Kerry Caldwell is a statistical oddity, not only in Boise, but nationwide. The Long Beach transplant is a female craft brewer in an industry largely dominated by dudes.
"As soon as I turned 21, I started hanging out in microbreweries and brewpubs and drinking good beer, and I just always liked the environment more than a bar that served terrible beer," said Caldwell, who started homebrewing in Olympia, Wash., in the '90s. "I never got into drinking Bud Light or anything."
But gender is the least of Caldwell's concerns; she has relocated to Boise after a two-year stint as assistant brewer at California's Belmont Brewing Co. to revolutionize the beer program at one of Boise's oldest breweries: TableRock Brewpub.
"I was hoping to get a job in Boise, but that wasn't necessarily the time schedule; I wasn't expecting it to happen so fast," said Caldwell, who was hired as TableRock's new brewer while visiting her family last Thanksgiving. "I went home to Long Beach and told the head brewer down there, 'It was cool seeing my family for Thanksgiving... uh, I got a job.'"
Caldwell is part of a much larger rebranding effort at TableRock. As the craft beer scene continues to expand in the Treasure Valley, the sleepy suds spot doesn't want to be left behind.
"[TableRock] was kind of stuck in the mud," said owner Chris Nelson. "I kind of tried to baby-step through it and it just wasn't making enough of a difference, so I basically made a statement at the end of last year: 'Look I'm going to turn the whole thing upside down. We've got a couple of beers that are known, a lot of them that aren't,' I said. 'I'm going to throw the whole list out and we're going to start from scratch.'"
Longtime TableRock patrons will immediately notice a difference. Hopzilla and Nut Brown have been cast aside, and in their place, taps pour new brews like the layered and surprisingly potent TableRock Imperial Red, or the lightly nutty TableRock ESB, an English pale ale.
"Because I'm not from around here, I had no preconceived ideas of what TableRock was and wasn't," said Caldwell. "I think they hadn't had a very good reputation for having good beers, and I didn't have that in the back of my head coming here, like, 'I'm going to a brewery that isn't the most popular one in town.'"
TableRock's new beer program focuses more on rotating taps than offering a set lineup of staples.
"We'll drift into some standards, but I think we're going to try to keep it fresh and keep it new," said Nelson.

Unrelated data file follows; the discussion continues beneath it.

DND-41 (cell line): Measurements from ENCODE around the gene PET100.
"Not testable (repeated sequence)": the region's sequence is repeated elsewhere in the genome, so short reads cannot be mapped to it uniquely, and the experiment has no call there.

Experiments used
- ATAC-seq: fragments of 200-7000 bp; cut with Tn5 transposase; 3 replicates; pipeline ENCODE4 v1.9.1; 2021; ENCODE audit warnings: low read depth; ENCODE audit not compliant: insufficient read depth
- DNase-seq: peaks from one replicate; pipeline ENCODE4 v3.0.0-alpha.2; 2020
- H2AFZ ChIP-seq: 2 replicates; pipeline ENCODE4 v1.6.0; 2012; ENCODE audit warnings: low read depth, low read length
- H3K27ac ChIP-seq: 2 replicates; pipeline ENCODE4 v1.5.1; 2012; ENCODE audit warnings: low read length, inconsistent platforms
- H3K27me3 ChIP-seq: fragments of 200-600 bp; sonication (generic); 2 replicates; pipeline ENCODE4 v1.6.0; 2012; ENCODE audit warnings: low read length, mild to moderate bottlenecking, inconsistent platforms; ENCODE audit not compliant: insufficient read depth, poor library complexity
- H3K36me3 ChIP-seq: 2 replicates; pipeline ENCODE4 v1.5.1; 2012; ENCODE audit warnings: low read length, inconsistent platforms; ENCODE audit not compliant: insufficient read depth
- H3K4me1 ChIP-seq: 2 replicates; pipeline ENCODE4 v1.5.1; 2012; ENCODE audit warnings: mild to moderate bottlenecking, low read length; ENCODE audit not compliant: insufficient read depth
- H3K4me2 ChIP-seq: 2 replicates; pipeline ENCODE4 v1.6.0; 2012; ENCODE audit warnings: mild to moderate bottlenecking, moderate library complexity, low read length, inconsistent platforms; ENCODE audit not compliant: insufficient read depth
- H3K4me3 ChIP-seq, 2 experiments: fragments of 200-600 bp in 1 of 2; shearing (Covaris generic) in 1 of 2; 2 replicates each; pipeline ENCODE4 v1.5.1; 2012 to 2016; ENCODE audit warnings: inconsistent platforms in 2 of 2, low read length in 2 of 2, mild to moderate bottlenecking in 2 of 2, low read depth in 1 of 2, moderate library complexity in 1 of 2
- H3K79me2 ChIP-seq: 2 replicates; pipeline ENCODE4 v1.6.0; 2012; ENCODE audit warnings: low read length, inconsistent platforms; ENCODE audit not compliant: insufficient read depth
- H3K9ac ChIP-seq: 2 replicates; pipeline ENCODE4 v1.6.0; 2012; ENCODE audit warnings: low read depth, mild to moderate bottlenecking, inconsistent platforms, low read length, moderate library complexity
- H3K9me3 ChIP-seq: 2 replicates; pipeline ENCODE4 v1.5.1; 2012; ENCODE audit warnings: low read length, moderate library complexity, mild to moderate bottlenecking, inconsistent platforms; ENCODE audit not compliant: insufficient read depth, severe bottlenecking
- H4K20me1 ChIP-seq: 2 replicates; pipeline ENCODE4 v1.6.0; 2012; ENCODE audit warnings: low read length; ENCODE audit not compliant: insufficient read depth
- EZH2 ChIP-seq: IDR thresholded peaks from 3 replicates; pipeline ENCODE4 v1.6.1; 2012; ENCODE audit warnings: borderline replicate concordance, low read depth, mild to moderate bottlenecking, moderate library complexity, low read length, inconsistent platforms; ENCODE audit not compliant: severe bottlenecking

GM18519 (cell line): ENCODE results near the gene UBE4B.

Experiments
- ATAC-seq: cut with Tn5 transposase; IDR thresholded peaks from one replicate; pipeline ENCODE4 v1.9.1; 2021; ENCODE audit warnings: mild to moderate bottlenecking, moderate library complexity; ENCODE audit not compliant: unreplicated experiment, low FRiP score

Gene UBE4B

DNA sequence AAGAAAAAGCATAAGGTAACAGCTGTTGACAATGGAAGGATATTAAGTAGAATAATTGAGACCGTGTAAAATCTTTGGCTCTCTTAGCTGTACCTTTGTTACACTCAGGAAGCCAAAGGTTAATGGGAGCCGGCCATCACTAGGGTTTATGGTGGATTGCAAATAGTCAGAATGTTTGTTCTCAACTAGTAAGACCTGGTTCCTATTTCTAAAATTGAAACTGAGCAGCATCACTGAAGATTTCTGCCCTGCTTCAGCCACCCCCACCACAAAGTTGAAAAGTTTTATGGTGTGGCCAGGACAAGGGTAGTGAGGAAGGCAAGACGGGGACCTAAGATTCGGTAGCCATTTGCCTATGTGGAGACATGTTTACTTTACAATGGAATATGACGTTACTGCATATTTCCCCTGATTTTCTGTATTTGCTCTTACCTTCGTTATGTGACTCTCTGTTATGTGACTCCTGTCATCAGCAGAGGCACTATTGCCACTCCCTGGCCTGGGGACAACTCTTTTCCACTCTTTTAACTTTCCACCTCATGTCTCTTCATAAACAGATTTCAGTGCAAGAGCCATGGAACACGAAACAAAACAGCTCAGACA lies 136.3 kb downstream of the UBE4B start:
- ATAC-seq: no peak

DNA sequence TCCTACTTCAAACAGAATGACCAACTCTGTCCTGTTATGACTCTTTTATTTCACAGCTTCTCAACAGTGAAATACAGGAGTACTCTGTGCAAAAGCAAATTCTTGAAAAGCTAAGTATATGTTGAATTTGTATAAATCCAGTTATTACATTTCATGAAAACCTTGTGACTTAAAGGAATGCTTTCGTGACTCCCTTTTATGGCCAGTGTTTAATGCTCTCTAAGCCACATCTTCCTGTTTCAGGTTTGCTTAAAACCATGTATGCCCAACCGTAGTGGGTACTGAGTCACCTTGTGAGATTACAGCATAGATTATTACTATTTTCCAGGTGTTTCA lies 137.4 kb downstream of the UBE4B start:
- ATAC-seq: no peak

The brewery is also tapping limited edition kegs of cask-conditioned and barrel-aged beers every Friday, like a recent chocolate Belgian with brandied figs.
"We did an oak-aged porter with vanilla bean," said Caldwell. "But we only usually have one keg of it and it lasts only as long as it lasts. But that's part of the excitement; you want people to feel excited to come in here, like, 'What does TableRock have on Friday this week?'"
But all these changes haven't gone over without a few protests from regulars.
"People said, 'What the hell are you doing? You've got to be kidding me; where's the beer I've always had?'" said TableRock's new general manager, Eric Hilburn. "We said, 'You know what, try the new one.'"
The beer program isn't the only thing getting a makeover at TableRock. The brewpub also hired a new head chef, Mark Wilkerson, formerly of Bella Aquila in Eagle.
"We kind of want to change the face of pub food so not everything's fried," said Wilkerson. "We have a gluten-free menu. We'd like to see some, maybe, fresh fish. We're thinking about putting a Bavarian menu on there--some spaetzle and half chickens, schnitzel."
TableRock's kitchen is now roasting and slicing its meats in house and offering rotating chef's specials utilizing seasonal ingredients.
"I think mediocrity is king here when it comes to restaurants," said Wilkerson. "We're trying to pare it down and do 15-20 things perfectly and maybe layer in some specials. And layer in some beer dinners."
Ultimately, TableRock hopes to take back a chunk of Boise's beer-thirsty market. Though the brewpub doesn't have the distribution model of Boise's commercial craft breweries--like Payette Brewing Company, Crooked Fence Brewing and Sockeye Brewing, all of which have recently ventured into canning--it does hope to get its handles into more local bars and restaurants.
"It's a competitive market, like any market. ... That's why I think throwing out the old and coming in with the new, I think that it's about time," said Nelson. "An IPA 10 years ago isn't an IPA today, and so you have to change it. And I think that the other guys that are coming in are going to change their recipes, too, to fit the marketplace."
Caldwell believes there's space for all Boise breweries--new and old--to flourish in the rapidly expanding beer scene.
"There's room for all of us," said Caldwell. "Everyone has their clientele that they're aiming toward, and I don't think that we're all going for the same person."
But business goals aside, Nelson says he couldn't be more pleased with the new beers TableRock is brewing.
"I have to say, I'm happier with the beers we've produced since January than I have been with any beer that's ever been produced by TableRock," he said.